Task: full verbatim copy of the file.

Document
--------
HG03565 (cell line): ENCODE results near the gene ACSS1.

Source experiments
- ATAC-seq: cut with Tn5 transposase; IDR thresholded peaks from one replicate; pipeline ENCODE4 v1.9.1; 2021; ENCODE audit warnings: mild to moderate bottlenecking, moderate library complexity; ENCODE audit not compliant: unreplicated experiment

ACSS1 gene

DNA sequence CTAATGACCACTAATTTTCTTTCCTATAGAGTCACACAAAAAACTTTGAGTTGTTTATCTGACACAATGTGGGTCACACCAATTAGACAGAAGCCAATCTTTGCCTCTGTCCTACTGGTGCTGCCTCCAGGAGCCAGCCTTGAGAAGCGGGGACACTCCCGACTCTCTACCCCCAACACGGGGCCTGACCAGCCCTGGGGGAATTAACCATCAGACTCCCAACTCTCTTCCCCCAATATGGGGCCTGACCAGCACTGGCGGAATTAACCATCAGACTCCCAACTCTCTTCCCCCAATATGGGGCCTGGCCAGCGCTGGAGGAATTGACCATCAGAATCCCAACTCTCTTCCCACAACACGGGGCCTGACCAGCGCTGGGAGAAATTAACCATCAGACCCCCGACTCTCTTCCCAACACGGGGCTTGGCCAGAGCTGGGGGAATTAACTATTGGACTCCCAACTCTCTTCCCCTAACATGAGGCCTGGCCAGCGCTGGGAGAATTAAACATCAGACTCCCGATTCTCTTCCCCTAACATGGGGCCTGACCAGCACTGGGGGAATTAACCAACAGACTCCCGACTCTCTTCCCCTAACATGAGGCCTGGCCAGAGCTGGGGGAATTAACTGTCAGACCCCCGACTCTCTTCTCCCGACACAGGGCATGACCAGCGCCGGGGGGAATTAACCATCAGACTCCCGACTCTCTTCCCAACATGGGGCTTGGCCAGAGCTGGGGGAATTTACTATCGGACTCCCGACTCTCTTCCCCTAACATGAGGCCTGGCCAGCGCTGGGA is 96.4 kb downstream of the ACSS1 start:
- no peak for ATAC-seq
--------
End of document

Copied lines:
HG03565 (cell line): ENCODE results near the gene ACSS1.

Source experiments
- ATAC-seq: cut with Tn5 transposase; IDR thresholded peaks from one replicate; pipeline ENCODE4 v1.9.1; 2021; ENCODE audit warnings: mild to moderate bottlenecking, moderate library complexity; ENCODE audit not compliant: unreplicated experiment

ACSS1 gene

DNA sequence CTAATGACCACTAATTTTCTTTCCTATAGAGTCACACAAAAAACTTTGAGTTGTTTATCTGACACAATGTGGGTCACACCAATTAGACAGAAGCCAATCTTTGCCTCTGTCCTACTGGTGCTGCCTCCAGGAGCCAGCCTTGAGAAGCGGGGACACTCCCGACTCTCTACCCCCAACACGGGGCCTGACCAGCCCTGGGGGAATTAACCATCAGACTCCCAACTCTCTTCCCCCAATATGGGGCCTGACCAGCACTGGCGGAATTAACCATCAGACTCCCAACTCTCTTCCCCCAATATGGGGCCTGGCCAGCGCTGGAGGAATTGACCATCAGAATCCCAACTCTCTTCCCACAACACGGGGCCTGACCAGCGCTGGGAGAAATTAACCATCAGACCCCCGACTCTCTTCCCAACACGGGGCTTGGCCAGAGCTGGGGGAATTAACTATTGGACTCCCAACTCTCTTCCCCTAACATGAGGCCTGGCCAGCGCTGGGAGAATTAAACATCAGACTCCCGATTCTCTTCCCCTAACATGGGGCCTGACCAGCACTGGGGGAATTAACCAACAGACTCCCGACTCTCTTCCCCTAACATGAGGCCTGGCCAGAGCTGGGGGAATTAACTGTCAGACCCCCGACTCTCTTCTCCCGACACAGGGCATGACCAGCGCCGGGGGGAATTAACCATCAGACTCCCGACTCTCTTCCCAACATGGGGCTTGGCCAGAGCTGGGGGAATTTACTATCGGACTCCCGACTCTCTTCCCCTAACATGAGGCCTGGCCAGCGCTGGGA is 96.4 kb downstream of the ACSS1 start:
- no peak for ATAC-seq